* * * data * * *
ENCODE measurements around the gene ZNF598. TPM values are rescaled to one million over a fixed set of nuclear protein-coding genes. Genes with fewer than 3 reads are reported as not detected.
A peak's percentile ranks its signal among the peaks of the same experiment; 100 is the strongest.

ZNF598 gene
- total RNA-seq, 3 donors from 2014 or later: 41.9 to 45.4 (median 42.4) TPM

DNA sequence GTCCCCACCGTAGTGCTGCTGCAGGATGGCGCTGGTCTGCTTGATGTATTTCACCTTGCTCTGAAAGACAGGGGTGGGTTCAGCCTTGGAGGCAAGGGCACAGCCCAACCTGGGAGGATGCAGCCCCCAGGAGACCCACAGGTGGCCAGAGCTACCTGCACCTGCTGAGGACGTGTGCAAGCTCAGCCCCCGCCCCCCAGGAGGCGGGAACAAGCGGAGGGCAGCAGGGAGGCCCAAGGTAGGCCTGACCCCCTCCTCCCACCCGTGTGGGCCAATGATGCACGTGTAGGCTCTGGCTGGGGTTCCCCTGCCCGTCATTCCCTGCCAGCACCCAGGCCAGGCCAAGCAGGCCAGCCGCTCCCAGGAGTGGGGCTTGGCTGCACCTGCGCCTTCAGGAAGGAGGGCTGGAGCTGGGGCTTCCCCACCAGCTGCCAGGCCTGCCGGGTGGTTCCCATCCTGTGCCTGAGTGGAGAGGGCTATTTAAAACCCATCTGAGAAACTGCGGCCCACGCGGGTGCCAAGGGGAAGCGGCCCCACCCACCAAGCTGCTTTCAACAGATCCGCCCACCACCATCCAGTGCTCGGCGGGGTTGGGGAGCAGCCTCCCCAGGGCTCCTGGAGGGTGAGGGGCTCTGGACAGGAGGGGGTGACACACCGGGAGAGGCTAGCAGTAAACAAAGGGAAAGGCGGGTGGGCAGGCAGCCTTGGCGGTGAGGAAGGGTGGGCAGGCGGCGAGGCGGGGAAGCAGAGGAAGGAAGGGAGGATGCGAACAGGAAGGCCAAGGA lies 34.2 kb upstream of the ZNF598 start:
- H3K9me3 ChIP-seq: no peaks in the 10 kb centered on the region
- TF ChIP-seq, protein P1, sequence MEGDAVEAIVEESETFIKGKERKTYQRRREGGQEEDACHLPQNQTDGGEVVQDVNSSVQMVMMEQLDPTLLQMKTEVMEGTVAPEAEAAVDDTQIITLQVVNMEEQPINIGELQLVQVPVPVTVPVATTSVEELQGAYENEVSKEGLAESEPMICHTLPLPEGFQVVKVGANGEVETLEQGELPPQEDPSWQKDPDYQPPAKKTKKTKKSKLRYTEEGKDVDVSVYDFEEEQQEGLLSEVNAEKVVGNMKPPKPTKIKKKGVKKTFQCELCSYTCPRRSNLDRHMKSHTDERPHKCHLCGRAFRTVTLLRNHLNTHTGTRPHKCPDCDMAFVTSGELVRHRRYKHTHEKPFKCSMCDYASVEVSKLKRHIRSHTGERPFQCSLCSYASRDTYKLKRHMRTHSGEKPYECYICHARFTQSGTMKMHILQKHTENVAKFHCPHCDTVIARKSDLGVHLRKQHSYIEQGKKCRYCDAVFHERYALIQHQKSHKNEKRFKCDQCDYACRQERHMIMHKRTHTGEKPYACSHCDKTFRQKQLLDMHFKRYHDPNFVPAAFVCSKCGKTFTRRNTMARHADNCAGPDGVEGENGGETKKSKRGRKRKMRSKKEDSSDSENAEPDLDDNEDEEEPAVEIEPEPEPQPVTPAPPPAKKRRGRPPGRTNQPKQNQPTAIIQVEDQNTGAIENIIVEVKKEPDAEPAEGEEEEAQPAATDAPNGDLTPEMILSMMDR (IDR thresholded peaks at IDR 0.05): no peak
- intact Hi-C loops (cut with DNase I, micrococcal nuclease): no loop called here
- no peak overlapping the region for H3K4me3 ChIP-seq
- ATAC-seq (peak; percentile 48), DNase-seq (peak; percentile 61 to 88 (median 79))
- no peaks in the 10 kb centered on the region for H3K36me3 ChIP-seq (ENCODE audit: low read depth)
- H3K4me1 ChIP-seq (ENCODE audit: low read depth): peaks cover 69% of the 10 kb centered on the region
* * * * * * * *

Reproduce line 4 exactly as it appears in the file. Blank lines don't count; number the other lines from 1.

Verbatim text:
- total RNA-seq, 3 donors from 2014 or later: 41.9 to 45.4 (median 42.4) TPM